Our curriculum is challenging, but so is fighting HIV/AIDS, bioterrorism and health disparities. We have confidence that, if accepted to our program, you have the smarts and drive to handle it. No matter what issue you work to address–local or global–you will be well equipped after attending the Bloomberg School.
To earn the degree, students must complete 80 credits. The program is composed of:
- Core Courses
- Elective Courses
- Advising & Goals Analysis
- Practicum Experience
- Field Experience
- Capstone Project
The MPH program is School-wide. The core courses make up roughly half the curriculum and train all students in:
- Social and Behavioral Sciences
- Health Management
- Public Health Practice
- Policy and Problem Solving
- Environmental Health
- Public Health Biology
Elective coursework makes up roughly half the curriculum. Full-time and online/part-time students have the freedom to customize their elective coursework based on personal interests and professional goals. With over 600 faculty members and more than 200 courses to choose from, there are endless possibilities for how to plan your education. Optional monthly meetings provide an academic and professional "home" for students and an opportunity to interact with colleagues and faculty who have a broad range of interests.
We want nothing more than for you to succeed while at the Bloomberg School. That’s why every MPH student is assigned a faculty advisor. The role of the advisor is to discuss with students their academic program and progress, including course choices in light of educational and professional goals. Advising assignments are coordinated by the MPH Executive Board and the MPH program office.
The Goals Analysis gives you the opportunity to effectively plan your MPH education early in the program. While a draft must be submitted early in the academic year, the plan can be revised as you move through the program. With the support and guidance of a faculty advisor, you will:
- Explain what knowledge, skills and experiences you bring to the program.
- Identify the goals for your education and the competencies you wish to gain that are relevant to your professional future.
- Map out a course schedule to complete all 80 credits.
- Propose a capstone project and practicum field placement.
To get students in the field, we require a practicum experience of at least 100 hours that is aligned with personal career goals. The practicum is a population-level project conducted at an established organization or agency. The work can be based in a variety of settings, from a lab to a health department, anywhere in the world.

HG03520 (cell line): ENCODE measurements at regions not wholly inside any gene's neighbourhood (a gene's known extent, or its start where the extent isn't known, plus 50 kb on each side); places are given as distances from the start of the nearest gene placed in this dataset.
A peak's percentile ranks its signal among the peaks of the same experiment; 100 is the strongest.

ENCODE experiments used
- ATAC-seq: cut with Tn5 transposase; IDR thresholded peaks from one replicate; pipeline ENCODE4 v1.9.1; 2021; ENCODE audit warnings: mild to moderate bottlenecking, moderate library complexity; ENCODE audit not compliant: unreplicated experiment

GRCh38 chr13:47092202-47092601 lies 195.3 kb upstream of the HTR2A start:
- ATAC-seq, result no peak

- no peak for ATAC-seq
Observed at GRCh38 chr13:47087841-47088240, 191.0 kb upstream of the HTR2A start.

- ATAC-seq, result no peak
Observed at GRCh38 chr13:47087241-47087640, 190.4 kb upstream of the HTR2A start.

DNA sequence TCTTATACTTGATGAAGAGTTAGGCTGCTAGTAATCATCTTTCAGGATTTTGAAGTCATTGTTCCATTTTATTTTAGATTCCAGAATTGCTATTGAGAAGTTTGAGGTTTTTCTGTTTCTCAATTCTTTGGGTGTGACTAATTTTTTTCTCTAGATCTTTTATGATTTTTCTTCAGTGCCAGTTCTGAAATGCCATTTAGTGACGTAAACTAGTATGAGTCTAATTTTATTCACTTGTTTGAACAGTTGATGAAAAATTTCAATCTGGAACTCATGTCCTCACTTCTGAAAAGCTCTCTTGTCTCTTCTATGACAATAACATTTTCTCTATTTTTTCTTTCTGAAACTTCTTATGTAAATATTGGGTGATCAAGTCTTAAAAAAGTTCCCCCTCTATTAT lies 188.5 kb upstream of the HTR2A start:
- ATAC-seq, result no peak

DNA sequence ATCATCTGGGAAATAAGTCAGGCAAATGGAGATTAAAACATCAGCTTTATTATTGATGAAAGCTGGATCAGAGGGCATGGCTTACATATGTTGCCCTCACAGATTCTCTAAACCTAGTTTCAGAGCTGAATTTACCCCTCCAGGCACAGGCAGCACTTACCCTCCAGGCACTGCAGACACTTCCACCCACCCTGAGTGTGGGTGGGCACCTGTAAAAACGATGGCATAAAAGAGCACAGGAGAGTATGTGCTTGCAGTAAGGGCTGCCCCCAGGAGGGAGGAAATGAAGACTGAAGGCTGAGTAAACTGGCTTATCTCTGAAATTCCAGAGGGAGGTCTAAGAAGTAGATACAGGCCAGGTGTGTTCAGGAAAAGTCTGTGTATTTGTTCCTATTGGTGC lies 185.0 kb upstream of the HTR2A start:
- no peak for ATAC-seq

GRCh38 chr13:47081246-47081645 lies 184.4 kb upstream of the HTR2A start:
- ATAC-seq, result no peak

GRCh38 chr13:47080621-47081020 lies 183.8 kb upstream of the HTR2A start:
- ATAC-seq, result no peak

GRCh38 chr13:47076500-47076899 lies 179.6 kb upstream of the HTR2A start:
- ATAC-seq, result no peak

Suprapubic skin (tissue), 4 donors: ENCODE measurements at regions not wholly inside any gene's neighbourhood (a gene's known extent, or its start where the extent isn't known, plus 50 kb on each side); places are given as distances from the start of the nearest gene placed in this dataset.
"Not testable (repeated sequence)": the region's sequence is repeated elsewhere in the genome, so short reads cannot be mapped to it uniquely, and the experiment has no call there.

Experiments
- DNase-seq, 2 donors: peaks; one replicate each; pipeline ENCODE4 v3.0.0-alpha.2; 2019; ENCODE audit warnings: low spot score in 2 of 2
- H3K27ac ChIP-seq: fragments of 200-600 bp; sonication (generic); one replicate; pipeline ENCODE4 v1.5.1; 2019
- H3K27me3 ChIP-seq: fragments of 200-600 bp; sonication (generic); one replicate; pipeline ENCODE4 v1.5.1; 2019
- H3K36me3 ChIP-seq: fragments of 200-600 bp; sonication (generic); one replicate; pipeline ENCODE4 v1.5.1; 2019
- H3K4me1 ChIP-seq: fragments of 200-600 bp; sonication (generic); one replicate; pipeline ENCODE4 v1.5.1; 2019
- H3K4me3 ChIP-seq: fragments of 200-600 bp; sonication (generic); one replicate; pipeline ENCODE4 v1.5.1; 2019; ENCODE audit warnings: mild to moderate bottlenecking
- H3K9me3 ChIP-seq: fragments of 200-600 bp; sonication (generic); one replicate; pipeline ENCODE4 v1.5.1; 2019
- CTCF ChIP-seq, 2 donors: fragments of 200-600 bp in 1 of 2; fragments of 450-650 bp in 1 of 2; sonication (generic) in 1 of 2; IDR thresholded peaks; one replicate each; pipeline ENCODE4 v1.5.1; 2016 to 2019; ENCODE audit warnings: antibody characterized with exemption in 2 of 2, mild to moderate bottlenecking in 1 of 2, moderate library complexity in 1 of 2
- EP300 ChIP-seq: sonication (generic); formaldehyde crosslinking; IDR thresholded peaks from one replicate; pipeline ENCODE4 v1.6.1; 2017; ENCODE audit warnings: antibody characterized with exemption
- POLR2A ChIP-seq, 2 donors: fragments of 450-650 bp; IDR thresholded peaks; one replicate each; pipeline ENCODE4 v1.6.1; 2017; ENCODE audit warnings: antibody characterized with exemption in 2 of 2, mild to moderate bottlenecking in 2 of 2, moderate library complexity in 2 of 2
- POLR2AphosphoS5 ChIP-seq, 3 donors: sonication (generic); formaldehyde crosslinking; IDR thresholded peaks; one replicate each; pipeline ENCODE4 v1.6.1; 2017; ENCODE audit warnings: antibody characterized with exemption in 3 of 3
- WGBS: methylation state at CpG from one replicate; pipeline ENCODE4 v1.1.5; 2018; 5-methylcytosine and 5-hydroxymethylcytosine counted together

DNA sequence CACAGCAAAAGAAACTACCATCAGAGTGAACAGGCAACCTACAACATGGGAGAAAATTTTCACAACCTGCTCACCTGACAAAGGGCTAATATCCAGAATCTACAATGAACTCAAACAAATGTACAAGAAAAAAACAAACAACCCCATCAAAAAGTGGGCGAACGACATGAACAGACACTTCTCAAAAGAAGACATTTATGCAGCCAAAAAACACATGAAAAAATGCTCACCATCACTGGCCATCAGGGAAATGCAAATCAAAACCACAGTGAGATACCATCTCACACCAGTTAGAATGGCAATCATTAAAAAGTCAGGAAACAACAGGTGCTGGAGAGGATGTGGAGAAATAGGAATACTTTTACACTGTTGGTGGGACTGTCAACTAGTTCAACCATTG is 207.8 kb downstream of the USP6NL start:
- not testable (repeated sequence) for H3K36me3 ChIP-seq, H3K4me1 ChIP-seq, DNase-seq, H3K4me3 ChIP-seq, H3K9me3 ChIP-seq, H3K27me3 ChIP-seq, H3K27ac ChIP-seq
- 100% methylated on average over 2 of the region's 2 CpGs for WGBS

Students can meet practicum requirements in a variety of ways, including a single experience or a combination of experiences, working independently or on a team with fellow students. Upon completion of the MPH program, you’ll have evidence to show potential employers of applying public health skills.
For detailed information about fulfilling the practicum and example projects, please visit the Office of Public Health Practice and Training.
The MPH Field Experience Fund awards can be used by students to develop an MPH Capstone project or to have a population-based practicum experience. The award is intended primarily to provide support for students during the January intersession period to develop their practicum and/or capstone project.
Individual awards are $2,000. Students can apply for a group award, limited to $6,000 for the group with a cap of $2,000 per student. The application includes a project summary/proposal including a budget, letter of support from a JHU faculty member responsible for the program, and letter of support from the field counterpart.
The application opens in September and must be submitted in October. The awards are made by a faculty committee in early November.
- Selected MPH Field Experience Awardees 2016-17
- MPH Field Experience Awards Report 2016-2017
- MPH Field Experience Awards Report 2015-2016
- MPH Field Experience Awards Report 2014-2015
- MPH Field Experience Awards Report 2013-2014
The MPH Capstone is an opportunity for students to synthesize, integrate and apply the skills and competencies they have acquired to a public health problem. It’s typically completed in the last two terms of the program.
The project requires both written and oral components. The expected length for the paper is about 20 pages, and students give a 10-minute oral presentation summarizing their project at the Capstone Symposium in May.
Online/part-time students have the option of presenting over the Internet in August, December or May. Students sometimes present at a professional meeting, seminar or an alternative venue approved by their capstone advisor. Students participating in MPH concentrations may present at an alternate venue chosen by the concentration directors.